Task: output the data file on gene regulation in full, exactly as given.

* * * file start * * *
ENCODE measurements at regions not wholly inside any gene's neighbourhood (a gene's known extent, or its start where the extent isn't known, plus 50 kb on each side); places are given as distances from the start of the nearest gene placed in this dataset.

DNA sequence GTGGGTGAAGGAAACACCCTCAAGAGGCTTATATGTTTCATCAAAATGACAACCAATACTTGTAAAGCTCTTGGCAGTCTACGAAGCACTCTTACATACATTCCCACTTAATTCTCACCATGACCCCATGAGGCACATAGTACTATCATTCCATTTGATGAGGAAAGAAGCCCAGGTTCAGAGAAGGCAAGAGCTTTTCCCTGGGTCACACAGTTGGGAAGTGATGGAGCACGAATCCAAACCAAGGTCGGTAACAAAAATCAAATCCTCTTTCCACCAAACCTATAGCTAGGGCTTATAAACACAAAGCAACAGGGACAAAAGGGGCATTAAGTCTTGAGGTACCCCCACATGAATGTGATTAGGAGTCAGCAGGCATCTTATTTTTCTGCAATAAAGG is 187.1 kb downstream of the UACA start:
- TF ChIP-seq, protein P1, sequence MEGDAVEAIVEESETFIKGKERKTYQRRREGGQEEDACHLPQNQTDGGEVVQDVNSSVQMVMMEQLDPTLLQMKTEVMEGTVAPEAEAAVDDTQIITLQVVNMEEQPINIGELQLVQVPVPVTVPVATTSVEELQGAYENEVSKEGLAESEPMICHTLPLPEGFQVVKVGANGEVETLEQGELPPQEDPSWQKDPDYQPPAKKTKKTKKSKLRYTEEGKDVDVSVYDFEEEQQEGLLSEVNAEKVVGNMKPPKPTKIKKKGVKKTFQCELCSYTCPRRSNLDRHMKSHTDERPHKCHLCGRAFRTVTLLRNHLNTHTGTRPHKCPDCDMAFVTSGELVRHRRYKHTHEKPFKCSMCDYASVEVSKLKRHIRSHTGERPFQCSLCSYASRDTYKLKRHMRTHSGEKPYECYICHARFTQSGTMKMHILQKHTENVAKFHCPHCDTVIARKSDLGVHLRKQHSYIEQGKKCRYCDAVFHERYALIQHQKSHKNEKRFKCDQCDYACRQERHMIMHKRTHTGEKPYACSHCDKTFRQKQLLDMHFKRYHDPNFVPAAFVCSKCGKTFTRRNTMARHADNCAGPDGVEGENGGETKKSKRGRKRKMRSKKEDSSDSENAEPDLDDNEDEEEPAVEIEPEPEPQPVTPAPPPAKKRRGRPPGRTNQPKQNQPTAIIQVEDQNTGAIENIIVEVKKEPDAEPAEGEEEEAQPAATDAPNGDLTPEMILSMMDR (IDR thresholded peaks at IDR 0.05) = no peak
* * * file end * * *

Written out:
ENCODE measurements at regions not wholly inside any gene's neighbourhood (a gene's known extent, or its start where the extent isn't known, plus 50 kb on each side); places are given as distances from the start of the nearest gene placed in this dataset.

DNA sequence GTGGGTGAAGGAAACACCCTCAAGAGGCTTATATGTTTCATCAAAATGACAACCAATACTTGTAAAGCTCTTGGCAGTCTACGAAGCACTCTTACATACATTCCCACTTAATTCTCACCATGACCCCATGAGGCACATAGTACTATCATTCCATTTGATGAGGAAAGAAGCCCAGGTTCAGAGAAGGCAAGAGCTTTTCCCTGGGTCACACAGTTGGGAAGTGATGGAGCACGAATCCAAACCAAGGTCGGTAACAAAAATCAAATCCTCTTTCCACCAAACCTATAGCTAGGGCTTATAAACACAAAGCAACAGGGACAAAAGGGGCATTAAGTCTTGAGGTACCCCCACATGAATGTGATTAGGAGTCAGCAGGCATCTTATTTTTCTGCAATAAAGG is 187.1 kb downstream of the UACA start:
- TF ChIP-seq, protein P1, sequence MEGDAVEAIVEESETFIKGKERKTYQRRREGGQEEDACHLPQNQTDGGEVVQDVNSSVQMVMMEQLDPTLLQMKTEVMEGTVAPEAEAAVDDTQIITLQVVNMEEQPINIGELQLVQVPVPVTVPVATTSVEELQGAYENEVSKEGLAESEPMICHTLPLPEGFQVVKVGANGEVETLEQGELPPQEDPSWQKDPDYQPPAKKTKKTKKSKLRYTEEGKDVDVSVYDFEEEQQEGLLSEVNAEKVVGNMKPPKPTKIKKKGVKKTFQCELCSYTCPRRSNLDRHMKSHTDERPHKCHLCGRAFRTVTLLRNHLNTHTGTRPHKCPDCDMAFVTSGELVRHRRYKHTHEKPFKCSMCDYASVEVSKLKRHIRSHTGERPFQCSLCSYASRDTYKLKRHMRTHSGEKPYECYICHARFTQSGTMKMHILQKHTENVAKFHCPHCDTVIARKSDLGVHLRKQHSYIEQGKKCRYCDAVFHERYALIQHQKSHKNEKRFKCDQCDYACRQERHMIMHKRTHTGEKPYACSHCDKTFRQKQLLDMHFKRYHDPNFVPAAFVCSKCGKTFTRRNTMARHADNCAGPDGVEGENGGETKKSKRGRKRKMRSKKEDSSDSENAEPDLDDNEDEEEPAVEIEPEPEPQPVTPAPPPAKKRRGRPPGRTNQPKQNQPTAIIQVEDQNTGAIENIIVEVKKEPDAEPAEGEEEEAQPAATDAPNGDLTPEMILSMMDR (IDR thresholded peaks at IDR 0.05) = no peak